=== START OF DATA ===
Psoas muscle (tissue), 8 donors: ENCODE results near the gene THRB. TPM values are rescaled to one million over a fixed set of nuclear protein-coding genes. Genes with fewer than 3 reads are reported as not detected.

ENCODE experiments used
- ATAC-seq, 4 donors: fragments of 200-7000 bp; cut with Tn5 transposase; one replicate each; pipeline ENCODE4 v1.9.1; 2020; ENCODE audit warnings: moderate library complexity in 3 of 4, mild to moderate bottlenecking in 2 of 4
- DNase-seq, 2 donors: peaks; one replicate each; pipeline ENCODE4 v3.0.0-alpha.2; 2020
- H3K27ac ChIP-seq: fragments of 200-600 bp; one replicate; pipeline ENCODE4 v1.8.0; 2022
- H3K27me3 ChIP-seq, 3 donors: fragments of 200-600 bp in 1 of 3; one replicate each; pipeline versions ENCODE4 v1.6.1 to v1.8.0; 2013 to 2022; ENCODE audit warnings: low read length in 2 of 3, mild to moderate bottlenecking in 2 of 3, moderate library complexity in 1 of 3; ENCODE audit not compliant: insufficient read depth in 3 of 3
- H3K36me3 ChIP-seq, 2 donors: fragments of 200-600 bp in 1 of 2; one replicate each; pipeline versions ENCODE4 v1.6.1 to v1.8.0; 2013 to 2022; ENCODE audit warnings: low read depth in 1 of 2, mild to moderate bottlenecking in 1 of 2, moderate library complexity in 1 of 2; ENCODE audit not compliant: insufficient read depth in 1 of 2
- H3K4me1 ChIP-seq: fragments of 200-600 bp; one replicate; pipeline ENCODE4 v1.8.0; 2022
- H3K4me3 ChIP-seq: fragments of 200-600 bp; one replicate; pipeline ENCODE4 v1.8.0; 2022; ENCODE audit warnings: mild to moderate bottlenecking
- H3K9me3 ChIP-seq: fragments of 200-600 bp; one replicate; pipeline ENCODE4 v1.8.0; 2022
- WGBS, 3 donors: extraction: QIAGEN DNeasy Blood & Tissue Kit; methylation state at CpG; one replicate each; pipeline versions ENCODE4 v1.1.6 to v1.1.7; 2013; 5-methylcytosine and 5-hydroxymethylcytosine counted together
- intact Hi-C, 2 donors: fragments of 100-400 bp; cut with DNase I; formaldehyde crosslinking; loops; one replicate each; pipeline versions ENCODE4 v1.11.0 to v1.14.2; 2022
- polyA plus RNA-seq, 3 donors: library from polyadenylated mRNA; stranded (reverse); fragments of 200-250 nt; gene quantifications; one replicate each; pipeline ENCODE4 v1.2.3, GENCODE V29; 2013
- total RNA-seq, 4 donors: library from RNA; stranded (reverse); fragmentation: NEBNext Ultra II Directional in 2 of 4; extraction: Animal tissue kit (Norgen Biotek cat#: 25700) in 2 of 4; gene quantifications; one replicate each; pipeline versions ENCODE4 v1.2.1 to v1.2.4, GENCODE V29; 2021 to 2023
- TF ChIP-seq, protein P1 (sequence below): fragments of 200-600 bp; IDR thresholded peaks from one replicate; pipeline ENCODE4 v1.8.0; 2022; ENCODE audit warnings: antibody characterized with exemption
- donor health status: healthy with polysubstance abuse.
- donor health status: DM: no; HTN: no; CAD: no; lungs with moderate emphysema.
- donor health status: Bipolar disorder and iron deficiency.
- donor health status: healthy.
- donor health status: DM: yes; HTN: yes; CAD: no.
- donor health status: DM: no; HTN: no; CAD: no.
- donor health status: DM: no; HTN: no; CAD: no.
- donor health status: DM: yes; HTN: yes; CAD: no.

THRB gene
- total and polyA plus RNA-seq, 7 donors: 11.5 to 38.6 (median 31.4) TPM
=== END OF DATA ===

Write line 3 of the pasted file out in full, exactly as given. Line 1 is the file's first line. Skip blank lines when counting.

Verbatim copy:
- ATAC-seq, 4 donors: fragments of 200-7000 bp; cut with Tn5 transposase; one replicate each; pipeline ENCODE4 v1.9.1; 2020; ENCODE audit warnings: moderate library complexity in 3 of 4, mild to moderate bottlenecking in 2 of 4